Business Overview

Located adjacent to a top rated resort, there is plenty of business from weddings and gala events. In fact, the owner cannot handle all the business. The 2800 sq. ft. facility has everything you could want in a hair salon and spa.

In addition to the chairs there is a massage room, a waxing room, a facial room, manicure tables, hair dryers and a Vichy Shower Bed room.
The business is prominently perched in a recently renovated and high traffic shopping center.

After almost 20 years in business, there is a well established and loyal client base.
The owner is willing to stay on as a stylist and over time transition her clients to the new owner.

This is the perfect opportunity for an entrepreneurial hair stylist to branch out on her own. The stage is set, the business is here. the price is right.
It just needs someone willing to step up to the plate.

Call Jeff Neuburg 703-623-5575

Financial

  • Asking Price: $85,000
  • Cash Flow: $60,000
  • Gross Revenue: $241,000
  • EBITDA: N/A
  • FF&E: $20,000
  • Inventory: $3,000
  • Inventory Included: Yes
  • Established: 2003

Detailed Information

  • Property Owned or Leased:N/A
  • Property Included:N/A
  • Building Square Footage:2,800
  • Lot Size:N/A
  • Total Number of Employees:4
  • Furniture, Fixtures and Equipment:N/A
About The Facility:

2800 sq. ft. 14 Stylist Chairs, 3 Pedicure Chairs, 4 Shampoo Bowls, 2 Manicure Tables, 4 Hair Dryers, 1 Facial Room, 1 massage Bed/Room, 1 Waxing Chair/Room, 1 Vichy Shower Bed Room

Is Support & Training Included:

2 Weeks Free plus additional help as needed

Purpose For Selling:

20 years is enough

Opportunities and Growth:

With the resort nearby there is plenty of demand.. The new owner will have all the business she needs and just needs to make use of the incredible facilities.

Additional Info

The company was started in 2003, making the business 19 years old.
The deal does include inventory valued at $3,000, which is included in the suggested price.

The company has 4 employees and resides in a building with estimated square footage of 2,800 sq ft.
The property is leased by the company for $3,600 per Month

Why is the Current Owner Selling The Business?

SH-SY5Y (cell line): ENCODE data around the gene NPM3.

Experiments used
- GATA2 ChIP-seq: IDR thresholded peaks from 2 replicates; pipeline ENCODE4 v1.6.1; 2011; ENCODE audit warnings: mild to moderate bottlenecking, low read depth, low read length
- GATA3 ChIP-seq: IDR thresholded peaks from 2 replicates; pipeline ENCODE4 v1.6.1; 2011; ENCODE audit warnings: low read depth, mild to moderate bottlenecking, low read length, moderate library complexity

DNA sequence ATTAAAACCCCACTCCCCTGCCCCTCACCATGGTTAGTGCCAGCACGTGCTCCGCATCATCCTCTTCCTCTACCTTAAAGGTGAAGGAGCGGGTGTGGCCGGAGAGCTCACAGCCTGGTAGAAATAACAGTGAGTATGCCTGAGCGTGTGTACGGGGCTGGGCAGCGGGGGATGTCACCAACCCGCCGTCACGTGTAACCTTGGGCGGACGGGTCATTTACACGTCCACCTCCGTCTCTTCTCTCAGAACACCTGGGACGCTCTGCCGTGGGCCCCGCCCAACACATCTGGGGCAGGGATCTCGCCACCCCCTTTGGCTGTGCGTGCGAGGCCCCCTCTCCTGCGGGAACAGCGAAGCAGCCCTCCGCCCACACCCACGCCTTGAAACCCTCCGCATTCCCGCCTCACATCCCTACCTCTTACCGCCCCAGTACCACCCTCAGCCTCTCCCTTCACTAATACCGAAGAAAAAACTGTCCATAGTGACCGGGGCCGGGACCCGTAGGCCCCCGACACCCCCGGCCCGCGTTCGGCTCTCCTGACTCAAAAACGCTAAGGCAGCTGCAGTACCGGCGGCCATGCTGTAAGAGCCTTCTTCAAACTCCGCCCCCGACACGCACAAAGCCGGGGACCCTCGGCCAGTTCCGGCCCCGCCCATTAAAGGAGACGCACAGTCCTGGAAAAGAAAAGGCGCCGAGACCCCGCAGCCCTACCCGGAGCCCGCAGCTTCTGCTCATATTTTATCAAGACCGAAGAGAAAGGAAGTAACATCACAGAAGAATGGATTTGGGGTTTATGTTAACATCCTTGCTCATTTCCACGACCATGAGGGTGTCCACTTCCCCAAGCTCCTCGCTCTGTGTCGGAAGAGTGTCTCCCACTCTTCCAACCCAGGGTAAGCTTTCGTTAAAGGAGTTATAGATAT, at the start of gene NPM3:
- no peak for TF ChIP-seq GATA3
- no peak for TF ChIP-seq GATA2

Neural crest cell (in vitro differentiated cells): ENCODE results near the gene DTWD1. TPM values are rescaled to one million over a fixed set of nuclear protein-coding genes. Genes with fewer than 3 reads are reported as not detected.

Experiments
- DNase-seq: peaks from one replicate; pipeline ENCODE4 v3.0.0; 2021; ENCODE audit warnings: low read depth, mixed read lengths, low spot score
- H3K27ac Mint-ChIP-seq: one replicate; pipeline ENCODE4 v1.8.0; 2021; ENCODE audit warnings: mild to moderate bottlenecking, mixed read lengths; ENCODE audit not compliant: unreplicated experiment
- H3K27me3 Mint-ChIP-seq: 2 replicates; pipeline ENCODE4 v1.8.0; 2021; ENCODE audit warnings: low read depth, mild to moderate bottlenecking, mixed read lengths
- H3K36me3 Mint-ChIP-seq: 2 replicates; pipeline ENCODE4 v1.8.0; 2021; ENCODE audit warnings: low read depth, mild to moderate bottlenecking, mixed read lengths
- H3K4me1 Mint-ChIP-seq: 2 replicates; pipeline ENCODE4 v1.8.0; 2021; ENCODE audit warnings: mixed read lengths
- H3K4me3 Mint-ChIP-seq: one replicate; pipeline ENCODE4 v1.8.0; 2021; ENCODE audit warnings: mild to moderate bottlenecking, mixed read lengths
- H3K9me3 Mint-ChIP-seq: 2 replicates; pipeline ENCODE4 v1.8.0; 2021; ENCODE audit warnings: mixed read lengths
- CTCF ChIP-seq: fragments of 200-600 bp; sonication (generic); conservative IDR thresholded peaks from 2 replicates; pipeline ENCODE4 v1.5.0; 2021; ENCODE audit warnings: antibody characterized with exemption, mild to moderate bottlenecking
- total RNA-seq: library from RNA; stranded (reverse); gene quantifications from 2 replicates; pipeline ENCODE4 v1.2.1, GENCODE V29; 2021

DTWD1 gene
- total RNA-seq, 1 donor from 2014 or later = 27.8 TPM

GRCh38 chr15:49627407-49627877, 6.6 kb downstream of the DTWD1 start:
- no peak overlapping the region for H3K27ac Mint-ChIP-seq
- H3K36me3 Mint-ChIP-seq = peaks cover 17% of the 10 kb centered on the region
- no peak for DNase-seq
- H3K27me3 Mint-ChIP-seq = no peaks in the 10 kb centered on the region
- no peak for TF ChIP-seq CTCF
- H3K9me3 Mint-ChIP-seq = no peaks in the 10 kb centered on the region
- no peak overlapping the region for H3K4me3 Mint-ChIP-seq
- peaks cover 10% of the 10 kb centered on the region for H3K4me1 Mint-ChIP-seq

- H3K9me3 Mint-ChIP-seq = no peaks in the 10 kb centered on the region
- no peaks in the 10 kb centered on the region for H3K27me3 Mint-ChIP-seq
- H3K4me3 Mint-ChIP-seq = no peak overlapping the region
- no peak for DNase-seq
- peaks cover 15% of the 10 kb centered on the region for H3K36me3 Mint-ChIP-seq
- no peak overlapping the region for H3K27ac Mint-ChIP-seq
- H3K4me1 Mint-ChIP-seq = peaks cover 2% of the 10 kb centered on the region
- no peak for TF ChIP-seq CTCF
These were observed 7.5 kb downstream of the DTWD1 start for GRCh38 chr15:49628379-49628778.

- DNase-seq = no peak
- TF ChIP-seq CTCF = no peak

There are all kinds of reasons individuals choose to sell operating businesses. However, the genuine factor vs the one they tell you might be 2 totally different things. As an example, they might say "I have way too many other commitments" or "I am retiring". For lots of sellers, these reasons stand. But also, for some, these might simply be reasons to attempt to hide the reality of changing demographics, increased competition, current reduction in earnings, or an array of various other reasons. This is why it is extremely crucial that you not rely absolutely on a seller's word, however instead, use the vendor's response in conjunction with your overall due diligence. This will paint an extra practical picture of the business's current scenario.

Existing Debts and Future Obligations

If the current company is in debt, which lots of businesses are, then you will certainly need to consider this when valuating/preparing your offer. Lots of operating businesses take out loans with the purpose of covering items like inventory, payroll, accounts payable, and so on. Keep in mind that sometimes this can imply that revenue margins are too thin. Many businesses come under a revolving door of taking loans as a way to pay back various other loans. In addition to debts, there may additionally be future commitments to take into consideration. There might be an outstanding lease on tools or the building where the business resides. The business might have existing agreements with vendors that should be met or might lead to penalties if canceled early.

Understanding the Customer Base, Competition and Area Demographics

Just how do businesses in the location draw in new clients? Often times, operating businesses have repeat consumers, which develop the core of their day-to-day revenues. Specific variables such as brand-new competitors growing up around the location, road building and construction, and employee turn over can affect repeat consumers and negatively impact future profits. One essential thing to think about is the area of the business. Is it in an extremely trafficked shopping mall, or is it concealed from the main road? Clearly, the more people that see the business often, the better the chance to build a returning consumer base. A final idea is the general location demographics. Is the business situated in a densely populated city, or is it located on the edge of town? Just how might the regional average household income effect future earnings prospects?